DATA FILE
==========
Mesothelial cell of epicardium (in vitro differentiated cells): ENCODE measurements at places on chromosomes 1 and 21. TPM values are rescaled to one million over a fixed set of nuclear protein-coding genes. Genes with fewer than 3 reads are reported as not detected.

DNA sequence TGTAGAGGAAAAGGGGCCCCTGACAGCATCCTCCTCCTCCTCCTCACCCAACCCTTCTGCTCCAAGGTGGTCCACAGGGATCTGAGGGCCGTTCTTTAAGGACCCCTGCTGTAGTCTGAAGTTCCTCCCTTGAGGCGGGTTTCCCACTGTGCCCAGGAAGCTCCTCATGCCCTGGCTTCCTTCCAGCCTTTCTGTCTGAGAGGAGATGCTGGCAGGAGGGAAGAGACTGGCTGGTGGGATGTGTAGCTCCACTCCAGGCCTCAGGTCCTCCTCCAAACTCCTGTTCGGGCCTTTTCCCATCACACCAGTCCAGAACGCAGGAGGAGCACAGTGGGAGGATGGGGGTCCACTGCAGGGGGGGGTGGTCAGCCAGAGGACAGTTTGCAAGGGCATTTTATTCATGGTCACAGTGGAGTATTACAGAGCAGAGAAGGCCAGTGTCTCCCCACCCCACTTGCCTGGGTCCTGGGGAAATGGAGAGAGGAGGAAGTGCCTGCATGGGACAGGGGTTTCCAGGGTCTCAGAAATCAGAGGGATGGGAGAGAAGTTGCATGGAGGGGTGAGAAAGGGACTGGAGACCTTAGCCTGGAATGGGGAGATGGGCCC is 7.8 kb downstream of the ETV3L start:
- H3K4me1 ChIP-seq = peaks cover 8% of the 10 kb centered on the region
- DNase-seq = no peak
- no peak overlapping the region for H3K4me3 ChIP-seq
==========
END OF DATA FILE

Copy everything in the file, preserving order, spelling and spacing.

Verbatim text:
Mesothelial cell of epicardium (in vitro differentiated cells): ENCODE measurements at places on chromosomes 1 and 21. TPM values are rescaled to one million over a fixed set of nuclear protein-coding genes. Genes with fewer than 3 reads are reported as not detected.

DNA sequence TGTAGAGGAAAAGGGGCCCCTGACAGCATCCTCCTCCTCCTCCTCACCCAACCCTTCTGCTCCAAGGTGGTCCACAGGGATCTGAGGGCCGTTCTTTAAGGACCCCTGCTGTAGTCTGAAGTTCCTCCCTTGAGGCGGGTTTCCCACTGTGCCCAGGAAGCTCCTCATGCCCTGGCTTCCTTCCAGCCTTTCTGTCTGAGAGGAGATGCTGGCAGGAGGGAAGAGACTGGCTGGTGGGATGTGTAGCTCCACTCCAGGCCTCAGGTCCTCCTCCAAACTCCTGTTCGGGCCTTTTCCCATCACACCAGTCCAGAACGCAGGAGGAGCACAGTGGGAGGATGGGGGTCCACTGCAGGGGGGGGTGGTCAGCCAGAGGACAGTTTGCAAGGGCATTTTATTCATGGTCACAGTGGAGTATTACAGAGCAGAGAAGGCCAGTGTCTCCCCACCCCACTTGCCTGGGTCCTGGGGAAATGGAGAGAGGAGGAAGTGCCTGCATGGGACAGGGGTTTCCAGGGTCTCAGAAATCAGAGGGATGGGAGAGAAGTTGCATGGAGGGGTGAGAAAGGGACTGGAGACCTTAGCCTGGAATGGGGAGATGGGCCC is 7.8 kb downstream of the ETV3L start:
- H3K4me1 ChIP-seq = peaks cover 8% of the 10 kb centered on the region
- DNase-seq = no peak
- no peak overlapping the region for H3K4me3 ChIP-seq